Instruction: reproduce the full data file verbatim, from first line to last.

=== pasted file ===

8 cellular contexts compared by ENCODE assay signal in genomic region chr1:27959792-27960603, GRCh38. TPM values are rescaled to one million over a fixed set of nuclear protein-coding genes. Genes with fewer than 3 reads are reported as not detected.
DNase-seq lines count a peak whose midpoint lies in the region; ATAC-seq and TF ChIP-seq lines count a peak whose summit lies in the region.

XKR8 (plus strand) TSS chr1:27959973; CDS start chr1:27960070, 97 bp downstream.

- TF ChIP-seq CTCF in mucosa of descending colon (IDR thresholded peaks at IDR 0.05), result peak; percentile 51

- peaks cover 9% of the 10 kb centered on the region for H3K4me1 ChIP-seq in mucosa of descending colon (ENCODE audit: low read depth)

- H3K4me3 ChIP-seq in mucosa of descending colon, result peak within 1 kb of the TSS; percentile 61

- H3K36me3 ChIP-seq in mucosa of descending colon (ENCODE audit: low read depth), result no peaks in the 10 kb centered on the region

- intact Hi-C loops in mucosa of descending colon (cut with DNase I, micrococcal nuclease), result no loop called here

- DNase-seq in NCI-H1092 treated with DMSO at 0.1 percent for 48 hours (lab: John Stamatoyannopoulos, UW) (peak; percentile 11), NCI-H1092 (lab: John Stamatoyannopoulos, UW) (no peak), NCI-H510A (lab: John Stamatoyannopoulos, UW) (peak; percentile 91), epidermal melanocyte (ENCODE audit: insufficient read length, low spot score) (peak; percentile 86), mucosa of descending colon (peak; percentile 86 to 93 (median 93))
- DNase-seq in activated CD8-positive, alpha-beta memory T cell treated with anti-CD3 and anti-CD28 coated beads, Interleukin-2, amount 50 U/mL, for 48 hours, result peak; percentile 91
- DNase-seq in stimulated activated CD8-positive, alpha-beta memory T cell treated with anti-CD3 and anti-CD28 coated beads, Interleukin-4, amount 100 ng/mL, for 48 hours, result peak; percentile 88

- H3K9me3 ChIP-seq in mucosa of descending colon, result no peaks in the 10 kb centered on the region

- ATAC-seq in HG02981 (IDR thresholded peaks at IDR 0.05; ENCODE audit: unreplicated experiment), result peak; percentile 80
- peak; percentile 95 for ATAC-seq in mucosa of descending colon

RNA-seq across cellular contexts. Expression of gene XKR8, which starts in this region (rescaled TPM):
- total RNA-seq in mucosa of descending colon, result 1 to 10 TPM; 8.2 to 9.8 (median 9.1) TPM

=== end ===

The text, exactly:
8 cellular contexts compared by ENCODE assay signal in genomic region chr1:27959792-27960603, GRCh38. TPM values are rescaled to one million over a fixed set of nuclear protein-coding genes. Genes with fewer than 3 reads are reported as not detected.
DNase-seq lines count a peak whose midpoint lies in the region; ATAC-seq and TF ChIP-seq lines count a peak whose summit lies in the region.

XKR8 (plus strand) TSS chr1:27959973; CDS start chr1:27960070, 97 bp downstream.

- TF ChIP-seq CTCF in mucosa of descending colon (IDR thresholded peaks at IDR 0.05), result peak; percentile 51

- peaks cover 9% of the 10 kb centered on the region for H3K4me1 ChIP-seq in mucosa of descending colon (ENCODE audit: low read depth)

- H3K4me3 ChIP-seq in mucosa of descending colon, result peak within 1 kb of the TSS; percentile 61

- H3K36me3 ChIP-seq in mucosa of descending colon (ENCODE audit: low read depth), result no peaks in the 10 kb centered on the region

- intact Hi-C loops in mucosa of descending colon (cut with DNase I, micrococcal nuclease), result no loop called here

- DNase-seq in NCI-H1092 treated with DMSO at 0.1 percent for 48 hours (lab: John Stamatoyannopoulos, UW) (peak; percentile 11), NCI-H1092 (lab: John Stamatoyannopoulos, UW) (no peak), NCI-H510A (lab: John Stamatoyannopoulos, UW) (peak; percentile 91), epidermal melanocyte (ENCODE audit: insufficient read length, low spot score) (peak; percentile 86), mucosa of descending colon (peak; percentile 86 to 93 (median 93))
- DNase-seq in activated CD8-positive, alpha-beta memory T cell treated with anti-CD3 and anti-CD28 coated beads, Interleukin-2, amount 50 U/mL, for 48 hours, result peak; percentile 91
- DNase-seq in stimulated activated CD8-positive, alpha-beta memory T cell treated with anti-CD3 and anti-CD28 coated beads, Interleukin-4, amount 100 ng/mL, for 48 hours, result peak; percentile 88

- H3K9me3 ChIP-seq in mucosa of descending colon, result no peaks in the 10 kb centered on the region

- ATAC-seq in HG02981 (IDR thresholded peaks at IDR 0.05; ENCODE audit: unreplicated experiment), result peak; percentile 80
- peak; percentile 95 for ATAC-seq in mucosa of descending colon

RNA-seq across cellular contexts. Expression of gene XKR8, which starts in this region (rescaled TPM):
- total RNA-seq in mucosa of descending colon, result 1 to 10 TPM; 8.2 to 9.8 (median 9.1) TPM